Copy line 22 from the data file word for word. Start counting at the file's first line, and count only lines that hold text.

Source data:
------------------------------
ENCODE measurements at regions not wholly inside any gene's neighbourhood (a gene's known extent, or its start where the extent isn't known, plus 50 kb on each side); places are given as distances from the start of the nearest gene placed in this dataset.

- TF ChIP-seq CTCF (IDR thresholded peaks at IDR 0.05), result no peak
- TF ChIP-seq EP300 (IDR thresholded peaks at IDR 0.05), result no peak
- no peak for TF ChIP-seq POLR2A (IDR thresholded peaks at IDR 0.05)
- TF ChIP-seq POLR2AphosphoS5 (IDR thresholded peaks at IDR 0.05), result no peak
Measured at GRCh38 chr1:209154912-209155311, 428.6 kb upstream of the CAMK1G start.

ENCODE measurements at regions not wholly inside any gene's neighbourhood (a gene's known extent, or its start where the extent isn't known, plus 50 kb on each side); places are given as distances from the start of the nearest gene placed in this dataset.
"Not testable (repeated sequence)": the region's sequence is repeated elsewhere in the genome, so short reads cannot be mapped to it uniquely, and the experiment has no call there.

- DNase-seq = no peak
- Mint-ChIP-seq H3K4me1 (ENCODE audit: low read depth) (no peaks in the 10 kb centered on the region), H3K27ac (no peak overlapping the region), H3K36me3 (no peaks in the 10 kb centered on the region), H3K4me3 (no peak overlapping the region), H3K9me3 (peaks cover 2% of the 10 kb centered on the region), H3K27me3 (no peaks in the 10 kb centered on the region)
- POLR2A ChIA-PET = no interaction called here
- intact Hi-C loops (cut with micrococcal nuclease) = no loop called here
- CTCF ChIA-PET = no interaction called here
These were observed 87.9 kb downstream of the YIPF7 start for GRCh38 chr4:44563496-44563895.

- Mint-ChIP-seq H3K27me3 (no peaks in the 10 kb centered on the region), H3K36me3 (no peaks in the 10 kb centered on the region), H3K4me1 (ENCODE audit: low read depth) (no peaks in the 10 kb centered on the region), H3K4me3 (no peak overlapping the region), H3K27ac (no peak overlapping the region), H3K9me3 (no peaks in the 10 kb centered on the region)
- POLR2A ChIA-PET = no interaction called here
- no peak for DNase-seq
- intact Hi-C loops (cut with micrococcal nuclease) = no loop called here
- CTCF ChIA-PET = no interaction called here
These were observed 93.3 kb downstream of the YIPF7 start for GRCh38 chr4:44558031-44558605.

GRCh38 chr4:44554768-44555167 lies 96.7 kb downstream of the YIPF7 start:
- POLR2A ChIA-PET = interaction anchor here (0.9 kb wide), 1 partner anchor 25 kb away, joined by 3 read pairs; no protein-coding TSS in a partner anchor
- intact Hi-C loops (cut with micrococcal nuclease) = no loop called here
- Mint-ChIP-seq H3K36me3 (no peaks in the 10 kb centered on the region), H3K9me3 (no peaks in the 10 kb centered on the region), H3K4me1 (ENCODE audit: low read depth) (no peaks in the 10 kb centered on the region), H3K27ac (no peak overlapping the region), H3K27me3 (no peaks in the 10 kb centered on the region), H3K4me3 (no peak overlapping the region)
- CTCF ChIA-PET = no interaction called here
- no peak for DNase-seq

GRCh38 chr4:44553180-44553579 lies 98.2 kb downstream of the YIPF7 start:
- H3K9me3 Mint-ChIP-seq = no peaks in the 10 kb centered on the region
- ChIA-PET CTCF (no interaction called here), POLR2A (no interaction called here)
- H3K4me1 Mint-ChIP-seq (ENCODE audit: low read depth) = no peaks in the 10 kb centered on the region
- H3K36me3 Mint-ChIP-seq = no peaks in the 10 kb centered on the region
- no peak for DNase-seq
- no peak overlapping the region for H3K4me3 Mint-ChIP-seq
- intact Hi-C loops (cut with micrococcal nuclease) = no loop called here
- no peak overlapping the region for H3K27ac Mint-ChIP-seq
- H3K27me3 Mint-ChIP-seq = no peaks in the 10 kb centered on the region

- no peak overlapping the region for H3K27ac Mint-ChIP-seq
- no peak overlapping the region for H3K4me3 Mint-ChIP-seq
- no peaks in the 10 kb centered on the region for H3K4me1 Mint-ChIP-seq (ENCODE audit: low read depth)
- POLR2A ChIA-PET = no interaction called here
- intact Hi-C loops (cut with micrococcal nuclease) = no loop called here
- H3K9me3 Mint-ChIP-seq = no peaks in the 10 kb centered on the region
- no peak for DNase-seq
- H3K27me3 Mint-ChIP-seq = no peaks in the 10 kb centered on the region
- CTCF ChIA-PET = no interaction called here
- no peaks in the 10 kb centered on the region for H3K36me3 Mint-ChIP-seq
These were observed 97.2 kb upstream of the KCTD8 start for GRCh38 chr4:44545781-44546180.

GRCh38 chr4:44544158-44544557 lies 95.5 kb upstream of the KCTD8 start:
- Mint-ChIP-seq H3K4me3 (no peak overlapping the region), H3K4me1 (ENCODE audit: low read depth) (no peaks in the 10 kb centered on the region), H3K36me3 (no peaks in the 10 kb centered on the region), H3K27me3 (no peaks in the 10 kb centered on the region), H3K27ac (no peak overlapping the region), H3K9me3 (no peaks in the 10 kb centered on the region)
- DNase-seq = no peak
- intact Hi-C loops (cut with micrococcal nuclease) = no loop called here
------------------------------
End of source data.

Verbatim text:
- POLR2A ChIA-PET = interaction anchor here (0.9 kb wide), 1 partner anchor 25 kb away, joined by 3 read pairs; no protein-coding TSS in a partner anchor